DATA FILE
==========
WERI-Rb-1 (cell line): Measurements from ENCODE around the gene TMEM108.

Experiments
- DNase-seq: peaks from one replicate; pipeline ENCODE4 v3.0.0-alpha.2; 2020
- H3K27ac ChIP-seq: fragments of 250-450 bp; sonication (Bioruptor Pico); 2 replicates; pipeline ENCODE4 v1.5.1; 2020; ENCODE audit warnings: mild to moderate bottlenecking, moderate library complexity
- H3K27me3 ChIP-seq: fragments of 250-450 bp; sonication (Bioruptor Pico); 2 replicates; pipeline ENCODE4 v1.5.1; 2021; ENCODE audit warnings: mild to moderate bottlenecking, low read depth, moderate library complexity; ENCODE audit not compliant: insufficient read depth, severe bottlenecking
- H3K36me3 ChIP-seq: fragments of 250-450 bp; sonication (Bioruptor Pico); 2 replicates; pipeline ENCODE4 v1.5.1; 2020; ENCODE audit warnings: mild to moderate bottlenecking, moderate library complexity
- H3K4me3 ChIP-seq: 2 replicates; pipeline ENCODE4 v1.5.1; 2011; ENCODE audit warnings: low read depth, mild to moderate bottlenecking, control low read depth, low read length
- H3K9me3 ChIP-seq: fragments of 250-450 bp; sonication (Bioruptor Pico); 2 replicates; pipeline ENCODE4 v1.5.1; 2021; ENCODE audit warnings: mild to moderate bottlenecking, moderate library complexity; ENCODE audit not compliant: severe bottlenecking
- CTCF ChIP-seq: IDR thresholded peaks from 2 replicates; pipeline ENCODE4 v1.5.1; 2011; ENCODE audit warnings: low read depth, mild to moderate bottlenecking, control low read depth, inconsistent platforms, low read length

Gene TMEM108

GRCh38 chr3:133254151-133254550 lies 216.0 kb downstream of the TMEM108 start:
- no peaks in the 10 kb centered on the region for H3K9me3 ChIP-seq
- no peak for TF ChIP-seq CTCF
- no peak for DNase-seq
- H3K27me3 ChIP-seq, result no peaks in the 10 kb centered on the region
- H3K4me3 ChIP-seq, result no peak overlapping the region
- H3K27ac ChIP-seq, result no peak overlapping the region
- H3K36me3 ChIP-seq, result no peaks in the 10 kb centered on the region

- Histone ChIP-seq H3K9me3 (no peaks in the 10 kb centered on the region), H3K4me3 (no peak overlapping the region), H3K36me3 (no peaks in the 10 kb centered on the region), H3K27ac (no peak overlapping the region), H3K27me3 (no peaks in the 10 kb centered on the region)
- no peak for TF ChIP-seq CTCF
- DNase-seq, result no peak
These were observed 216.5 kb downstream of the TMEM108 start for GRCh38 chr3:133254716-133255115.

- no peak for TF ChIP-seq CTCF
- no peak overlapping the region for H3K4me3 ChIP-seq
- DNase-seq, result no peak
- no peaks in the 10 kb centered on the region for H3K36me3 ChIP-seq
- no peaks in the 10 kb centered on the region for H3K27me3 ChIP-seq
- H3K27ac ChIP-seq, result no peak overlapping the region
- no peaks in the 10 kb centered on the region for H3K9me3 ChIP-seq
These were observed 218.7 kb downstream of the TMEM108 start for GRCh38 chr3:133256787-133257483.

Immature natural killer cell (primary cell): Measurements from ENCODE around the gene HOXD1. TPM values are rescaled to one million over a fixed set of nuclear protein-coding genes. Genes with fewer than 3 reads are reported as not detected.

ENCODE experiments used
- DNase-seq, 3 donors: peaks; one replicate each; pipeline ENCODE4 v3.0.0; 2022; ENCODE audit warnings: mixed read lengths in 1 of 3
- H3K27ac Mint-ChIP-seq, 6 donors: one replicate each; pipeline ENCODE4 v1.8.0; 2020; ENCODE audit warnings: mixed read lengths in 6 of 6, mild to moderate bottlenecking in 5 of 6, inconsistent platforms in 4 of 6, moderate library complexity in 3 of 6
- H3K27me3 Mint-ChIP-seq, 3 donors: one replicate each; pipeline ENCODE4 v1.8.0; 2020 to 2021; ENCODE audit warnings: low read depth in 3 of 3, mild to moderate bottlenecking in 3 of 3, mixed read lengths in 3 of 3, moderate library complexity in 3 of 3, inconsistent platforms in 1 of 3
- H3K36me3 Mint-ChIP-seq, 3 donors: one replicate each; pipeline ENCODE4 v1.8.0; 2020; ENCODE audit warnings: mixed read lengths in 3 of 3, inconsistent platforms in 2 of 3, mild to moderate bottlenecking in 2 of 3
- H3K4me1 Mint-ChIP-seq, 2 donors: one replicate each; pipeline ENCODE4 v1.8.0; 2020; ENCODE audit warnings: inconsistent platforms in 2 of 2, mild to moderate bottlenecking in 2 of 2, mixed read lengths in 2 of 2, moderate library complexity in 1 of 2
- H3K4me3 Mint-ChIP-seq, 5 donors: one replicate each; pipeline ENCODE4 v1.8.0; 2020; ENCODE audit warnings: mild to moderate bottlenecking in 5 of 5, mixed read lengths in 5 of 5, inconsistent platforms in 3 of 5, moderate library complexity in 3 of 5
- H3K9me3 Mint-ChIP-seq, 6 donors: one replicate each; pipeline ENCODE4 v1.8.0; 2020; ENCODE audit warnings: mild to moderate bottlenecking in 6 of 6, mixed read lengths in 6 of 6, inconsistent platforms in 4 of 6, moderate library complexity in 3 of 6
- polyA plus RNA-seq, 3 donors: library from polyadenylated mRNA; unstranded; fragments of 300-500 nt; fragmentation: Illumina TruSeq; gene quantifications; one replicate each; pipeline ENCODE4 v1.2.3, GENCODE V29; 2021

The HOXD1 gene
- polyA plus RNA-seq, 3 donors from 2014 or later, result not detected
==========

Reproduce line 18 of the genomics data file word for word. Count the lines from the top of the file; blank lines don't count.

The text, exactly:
- H3K36me3 ChIP-seq, result no peaks in the 10 kb centered on the region